D.C.) – Are we Americans unworthy? That’s certainly the
message we’re getting from our government.
40 percent of us are poor or low-income. How is that
possible in the wealthiest country in history?
States is alone among developed countries in insisting that while
human rights are of fundamental importance,” explains UN
rapporteur on poverty Philip
Alston, “they do not include rights that guard against
dying of hunger, dying from a lack of access to affordable health
care, or growing up in a context of total deprivation.”
“the persistence of extreme poverty is a political choice made
by those in power” — which means that “with
political will, it could readily be eliminated.” Unfortunately,
our government’s political will is increasingly exercised to
make things more, not less, difficult for us.
don’t know it, but in 1977 the U.S. actually signed an
international treaty called the UN
Covenant on Economic, Social, and Cultural Rights, which
government responsibility to ensure their citizens do more than
merely survive. Unfortunately, one U.S. administration after the
other has completely disregarded it, and Congress never ratified it.
at the top have decided we don’t deserve better
apparently judged that we either don’t need — or don’t
deserve — things like an adequate standard of living and
universal health care. As one dizzy U.S.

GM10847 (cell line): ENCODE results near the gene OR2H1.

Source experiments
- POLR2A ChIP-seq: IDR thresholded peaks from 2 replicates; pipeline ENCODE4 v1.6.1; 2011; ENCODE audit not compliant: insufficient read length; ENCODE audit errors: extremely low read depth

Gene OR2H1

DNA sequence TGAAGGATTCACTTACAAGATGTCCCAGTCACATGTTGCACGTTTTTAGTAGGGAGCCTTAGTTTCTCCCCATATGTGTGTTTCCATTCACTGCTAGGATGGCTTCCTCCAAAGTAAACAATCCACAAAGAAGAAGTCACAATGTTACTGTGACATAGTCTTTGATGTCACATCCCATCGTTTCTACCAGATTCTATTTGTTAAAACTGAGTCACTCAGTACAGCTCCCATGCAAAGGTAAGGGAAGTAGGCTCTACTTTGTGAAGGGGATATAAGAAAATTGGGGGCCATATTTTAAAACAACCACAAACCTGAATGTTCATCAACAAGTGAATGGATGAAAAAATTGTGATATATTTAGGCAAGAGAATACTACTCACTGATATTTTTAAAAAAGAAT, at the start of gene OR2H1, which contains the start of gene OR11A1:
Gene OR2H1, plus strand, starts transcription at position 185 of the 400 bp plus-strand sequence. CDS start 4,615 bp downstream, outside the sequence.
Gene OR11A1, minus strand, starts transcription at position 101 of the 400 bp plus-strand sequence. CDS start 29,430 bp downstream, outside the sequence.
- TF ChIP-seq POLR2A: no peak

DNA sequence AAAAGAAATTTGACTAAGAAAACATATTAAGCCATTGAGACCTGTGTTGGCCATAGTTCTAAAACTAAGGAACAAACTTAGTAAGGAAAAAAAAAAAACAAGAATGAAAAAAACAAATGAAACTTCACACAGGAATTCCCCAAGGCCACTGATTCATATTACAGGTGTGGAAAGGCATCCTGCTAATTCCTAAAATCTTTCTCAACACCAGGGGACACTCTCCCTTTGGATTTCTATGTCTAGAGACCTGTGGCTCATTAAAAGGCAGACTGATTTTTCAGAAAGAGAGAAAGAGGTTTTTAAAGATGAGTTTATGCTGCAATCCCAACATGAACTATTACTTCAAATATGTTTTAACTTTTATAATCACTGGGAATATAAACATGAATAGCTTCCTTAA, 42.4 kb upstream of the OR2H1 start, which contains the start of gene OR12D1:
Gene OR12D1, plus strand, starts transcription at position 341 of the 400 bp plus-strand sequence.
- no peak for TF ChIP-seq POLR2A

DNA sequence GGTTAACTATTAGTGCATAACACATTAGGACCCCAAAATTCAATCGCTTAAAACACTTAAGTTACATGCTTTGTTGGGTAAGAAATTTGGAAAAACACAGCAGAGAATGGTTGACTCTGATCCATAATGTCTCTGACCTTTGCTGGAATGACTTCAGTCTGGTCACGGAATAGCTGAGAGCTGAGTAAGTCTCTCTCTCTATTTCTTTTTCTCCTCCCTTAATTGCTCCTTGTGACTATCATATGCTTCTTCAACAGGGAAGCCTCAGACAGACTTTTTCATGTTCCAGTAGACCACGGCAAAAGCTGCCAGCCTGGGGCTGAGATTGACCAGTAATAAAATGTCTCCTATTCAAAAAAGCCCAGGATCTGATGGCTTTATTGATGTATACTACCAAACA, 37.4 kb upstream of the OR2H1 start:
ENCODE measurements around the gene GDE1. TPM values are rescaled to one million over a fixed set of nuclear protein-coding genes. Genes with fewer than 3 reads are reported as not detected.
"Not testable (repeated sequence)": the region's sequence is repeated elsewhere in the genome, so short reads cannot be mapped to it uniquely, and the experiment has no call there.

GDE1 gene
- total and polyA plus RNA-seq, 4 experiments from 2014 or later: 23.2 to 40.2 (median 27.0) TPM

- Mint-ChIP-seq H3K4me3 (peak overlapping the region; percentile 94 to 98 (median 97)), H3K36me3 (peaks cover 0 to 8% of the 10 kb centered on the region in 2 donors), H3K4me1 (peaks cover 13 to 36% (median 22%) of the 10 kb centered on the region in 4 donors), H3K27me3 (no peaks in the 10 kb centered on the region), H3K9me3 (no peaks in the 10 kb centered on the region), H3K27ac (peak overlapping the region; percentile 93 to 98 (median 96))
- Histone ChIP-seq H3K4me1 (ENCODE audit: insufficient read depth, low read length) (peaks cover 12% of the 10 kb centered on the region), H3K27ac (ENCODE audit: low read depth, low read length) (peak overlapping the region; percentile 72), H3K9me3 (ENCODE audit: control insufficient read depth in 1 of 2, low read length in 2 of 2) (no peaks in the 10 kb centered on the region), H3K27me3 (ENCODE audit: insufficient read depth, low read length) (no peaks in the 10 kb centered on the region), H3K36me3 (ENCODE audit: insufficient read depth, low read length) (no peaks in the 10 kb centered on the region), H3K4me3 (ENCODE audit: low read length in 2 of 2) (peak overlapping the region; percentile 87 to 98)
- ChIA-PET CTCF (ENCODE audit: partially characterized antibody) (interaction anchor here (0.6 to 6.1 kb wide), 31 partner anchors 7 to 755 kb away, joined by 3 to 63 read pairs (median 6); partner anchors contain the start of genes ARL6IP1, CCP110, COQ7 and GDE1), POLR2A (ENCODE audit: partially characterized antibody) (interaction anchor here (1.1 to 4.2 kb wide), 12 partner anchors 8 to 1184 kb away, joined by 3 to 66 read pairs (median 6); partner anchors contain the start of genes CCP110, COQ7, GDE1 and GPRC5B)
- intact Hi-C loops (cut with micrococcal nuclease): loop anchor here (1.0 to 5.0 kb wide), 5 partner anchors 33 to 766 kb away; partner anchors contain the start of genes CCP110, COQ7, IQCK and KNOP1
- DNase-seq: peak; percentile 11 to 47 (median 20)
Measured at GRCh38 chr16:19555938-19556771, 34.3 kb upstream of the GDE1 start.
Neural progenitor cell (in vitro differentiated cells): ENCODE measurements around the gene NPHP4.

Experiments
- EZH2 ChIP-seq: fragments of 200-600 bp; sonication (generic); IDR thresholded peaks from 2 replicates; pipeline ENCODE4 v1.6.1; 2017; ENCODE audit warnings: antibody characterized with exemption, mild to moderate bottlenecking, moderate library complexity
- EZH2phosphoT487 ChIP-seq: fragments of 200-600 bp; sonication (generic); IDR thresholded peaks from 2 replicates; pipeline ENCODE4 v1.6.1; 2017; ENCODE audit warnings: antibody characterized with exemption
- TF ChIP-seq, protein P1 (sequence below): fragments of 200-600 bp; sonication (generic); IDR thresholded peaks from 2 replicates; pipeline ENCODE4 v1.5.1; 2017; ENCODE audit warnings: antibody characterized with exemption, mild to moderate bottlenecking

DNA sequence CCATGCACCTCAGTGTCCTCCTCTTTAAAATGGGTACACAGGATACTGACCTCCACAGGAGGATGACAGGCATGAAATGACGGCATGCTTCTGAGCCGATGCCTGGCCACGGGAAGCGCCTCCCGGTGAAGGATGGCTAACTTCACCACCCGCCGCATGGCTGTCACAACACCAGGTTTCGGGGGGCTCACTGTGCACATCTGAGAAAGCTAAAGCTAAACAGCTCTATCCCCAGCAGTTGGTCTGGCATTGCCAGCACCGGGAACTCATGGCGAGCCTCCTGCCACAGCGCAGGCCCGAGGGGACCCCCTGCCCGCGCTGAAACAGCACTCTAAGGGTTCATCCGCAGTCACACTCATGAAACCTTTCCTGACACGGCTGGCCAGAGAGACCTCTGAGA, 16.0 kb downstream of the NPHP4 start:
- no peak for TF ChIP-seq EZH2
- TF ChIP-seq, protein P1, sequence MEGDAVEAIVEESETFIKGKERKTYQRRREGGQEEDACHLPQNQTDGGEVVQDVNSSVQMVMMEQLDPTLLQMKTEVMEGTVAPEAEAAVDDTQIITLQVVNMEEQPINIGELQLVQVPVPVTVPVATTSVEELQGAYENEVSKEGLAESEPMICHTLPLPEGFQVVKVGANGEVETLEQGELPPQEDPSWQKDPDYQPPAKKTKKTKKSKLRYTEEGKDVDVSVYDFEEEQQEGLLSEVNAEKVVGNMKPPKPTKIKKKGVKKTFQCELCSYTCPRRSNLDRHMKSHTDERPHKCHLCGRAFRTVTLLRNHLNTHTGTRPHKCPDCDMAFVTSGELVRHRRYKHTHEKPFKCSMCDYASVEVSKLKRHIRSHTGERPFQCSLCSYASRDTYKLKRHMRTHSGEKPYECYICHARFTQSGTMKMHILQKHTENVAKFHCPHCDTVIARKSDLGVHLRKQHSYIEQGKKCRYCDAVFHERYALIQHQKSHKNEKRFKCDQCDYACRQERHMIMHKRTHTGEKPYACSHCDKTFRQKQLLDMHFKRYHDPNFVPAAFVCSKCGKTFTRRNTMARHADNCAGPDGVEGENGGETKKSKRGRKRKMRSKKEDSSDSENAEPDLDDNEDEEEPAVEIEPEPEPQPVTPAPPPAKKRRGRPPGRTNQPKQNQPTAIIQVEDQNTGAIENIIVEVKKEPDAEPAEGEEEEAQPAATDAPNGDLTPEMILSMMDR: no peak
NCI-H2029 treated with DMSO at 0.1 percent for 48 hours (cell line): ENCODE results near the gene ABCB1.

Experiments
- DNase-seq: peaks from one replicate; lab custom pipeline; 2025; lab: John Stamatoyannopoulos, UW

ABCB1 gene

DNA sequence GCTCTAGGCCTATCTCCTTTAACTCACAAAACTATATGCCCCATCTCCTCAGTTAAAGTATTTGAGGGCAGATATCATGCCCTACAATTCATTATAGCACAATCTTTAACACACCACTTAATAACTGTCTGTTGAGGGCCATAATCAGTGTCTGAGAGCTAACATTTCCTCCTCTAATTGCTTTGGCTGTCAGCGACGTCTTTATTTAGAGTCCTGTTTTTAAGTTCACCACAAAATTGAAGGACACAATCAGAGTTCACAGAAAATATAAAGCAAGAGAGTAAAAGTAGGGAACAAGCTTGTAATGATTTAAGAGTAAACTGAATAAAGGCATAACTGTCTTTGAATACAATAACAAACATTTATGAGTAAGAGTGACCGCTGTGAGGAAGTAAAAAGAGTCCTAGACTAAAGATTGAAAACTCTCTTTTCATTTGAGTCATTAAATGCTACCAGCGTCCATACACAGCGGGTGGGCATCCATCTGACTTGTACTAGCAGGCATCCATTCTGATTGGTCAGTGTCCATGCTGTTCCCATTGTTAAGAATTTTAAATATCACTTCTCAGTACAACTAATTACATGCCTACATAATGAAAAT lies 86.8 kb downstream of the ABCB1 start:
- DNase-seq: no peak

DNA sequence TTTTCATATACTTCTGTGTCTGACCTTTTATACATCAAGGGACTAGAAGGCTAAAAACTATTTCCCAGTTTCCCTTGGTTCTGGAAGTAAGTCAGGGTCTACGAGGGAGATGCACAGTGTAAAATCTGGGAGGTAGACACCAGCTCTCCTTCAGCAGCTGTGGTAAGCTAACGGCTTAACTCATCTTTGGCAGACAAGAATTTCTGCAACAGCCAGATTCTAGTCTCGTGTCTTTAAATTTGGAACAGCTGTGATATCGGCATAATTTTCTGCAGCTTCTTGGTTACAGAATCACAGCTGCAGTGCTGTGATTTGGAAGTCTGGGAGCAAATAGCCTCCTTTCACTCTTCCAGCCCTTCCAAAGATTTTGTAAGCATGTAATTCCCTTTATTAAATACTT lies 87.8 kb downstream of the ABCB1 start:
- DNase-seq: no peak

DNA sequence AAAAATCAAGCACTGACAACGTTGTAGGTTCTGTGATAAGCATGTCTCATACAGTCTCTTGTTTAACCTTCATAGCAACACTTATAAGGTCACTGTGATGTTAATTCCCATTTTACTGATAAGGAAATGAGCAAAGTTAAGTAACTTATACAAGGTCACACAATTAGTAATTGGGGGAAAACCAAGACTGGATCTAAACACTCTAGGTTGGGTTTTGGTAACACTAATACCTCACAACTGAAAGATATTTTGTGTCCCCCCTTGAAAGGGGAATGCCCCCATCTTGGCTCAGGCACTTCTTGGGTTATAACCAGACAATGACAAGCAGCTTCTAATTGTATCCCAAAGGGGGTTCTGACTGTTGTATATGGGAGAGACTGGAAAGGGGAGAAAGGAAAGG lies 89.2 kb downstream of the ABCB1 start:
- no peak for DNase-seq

congressman claims, “Nobody dies because they don’t
have access to health care.”
countries have ratified the treaty, but ours won’t.
Are their people more deserving than we are? Is it something we’ve
because we’re doing fine without those rights.
mean, look at
our minimum wage. There isn’t a “single
county or metropolitan area,” as a Guardian report
put it, where a minimum wage can get you a “modest two-bedroom
home, which the federal government defines as paying less than 30
percent of a household’s income for rent and utilities.”
price we pay
for this disregard for our fundamental human rights begins at the
beginning of our lives. Indeed, many of us struggle to survive to our
from the Centers for Disease Control, the Washington
Post declared our infant mortality rate “a national
embarrassment,” noting that it’s higher “than any
of the other 27 wealthy countries.”
painful enough. But they went on: “Despite health care spending
levels that are significantly
higher than any other country in the world, a baby
the U.S. is less likely to see his first birthday than one
in Hungary, Poland, or Slovakia. Or in Belarus. Or
in Cuba, for that matter.”
recent UNICEF assessment
of how children are faring found the U.S. near the bottom of 41 rich
countries when it came to meeting goals on child poverty, hunger,
health, and education.
an important difference between us and other prosperous countries:
Their citizens expect and demand more of their governments than we do
only as much as their citizens expect — not more! So why do we
accept so little from ours? How have we come to deem ourselves less
worthy than others?
Younis is a human rights advocate. This report was first published at
Otherwords.org and is reprinted here with permission. Otherwords is a
project of the Institute for Policy Studies, a community of public
scholars and organizers linking peace, justice, and the environment
in the U.S. and globally. IPS works with social movements to promote
true democracy and challenge concentrated wealth, corporate
influence, and military power.